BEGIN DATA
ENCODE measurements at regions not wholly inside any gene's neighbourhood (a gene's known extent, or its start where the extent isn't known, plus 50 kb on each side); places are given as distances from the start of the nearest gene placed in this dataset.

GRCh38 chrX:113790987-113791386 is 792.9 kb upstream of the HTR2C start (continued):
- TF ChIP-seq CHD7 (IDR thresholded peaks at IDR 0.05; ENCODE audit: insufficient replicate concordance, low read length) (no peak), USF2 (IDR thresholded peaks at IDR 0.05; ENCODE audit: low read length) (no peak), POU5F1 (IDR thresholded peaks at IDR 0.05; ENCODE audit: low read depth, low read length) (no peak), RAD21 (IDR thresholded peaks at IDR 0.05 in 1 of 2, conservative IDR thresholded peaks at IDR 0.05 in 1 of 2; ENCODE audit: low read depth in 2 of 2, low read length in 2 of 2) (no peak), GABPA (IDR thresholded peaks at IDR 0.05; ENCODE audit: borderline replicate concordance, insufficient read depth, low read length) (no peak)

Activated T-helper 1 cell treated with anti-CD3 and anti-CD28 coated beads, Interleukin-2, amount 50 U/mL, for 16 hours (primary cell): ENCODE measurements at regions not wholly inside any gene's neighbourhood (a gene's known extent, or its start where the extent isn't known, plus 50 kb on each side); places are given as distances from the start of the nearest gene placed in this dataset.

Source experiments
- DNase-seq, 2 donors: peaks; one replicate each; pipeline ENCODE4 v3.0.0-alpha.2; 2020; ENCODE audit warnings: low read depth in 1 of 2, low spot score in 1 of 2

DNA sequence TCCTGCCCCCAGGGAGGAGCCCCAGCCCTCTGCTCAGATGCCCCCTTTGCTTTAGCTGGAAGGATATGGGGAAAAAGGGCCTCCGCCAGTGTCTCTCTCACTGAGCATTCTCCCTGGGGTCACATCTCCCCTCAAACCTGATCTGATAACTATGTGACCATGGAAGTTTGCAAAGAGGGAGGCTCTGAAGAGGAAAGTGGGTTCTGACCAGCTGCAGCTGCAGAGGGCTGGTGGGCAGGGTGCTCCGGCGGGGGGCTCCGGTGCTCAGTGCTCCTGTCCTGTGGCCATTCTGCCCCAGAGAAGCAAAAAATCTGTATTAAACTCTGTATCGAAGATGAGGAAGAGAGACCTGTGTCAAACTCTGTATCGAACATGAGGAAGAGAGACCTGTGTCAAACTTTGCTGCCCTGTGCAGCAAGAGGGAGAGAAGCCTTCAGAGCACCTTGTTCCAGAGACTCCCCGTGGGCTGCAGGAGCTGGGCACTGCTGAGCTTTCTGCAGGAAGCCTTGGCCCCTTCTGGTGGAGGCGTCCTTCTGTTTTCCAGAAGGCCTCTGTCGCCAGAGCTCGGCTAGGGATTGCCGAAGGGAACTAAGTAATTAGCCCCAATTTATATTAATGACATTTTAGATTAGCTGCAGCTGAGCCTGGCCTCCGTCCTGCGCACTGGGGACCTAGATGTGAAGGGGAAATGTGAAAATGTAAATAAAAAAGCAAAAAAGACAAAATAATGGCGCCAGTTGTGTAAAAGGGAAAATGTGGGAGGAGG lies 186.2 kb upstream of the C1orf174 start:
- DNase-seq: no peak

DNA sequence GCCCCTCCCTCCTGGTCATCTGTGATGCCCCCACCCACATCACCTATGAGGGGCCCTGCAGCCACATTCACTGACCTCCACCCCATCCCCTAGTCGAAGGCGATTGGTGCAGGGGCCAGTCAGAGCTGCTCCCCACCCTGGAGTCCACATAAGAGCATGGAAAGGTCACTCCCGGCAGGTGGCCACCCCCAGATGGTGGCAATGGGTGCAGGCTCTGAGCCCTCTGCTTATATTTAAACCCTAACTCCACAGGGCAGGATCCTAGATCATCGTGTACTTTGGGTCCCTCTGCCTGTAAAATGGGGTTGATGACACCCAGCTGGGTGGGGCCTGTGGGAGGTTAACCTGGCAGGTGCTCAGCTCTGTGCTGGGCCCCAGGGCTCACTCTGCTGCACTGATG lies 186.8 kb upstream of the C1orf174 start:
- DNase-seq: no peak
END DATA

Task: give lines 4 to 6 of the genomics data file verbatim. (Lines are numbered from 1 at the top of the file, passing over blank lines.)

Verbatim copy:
Activated T-helper 1 cell treated with anti-CD3 and anti-CD28 coated beads, Interleukin-2, amount 50 U/mL, for 16 hours (primary cell): ENCODE measurements at regions not wholly inside any gene's neighbourhood (a gene's known extent, or its start where the extent isn't known, plus 50 kb on each side); places are given as distances from the start of the nearest gene placed in this dataset.

Source experiments
- DNase-seq, 2 donors: peaks; one replicate each; pipeline ENCODE4 v3.0.0-alpha.2; 2020; ENCODE audit warnings: low read depth in 1 of 2, low spot score in 1 of 2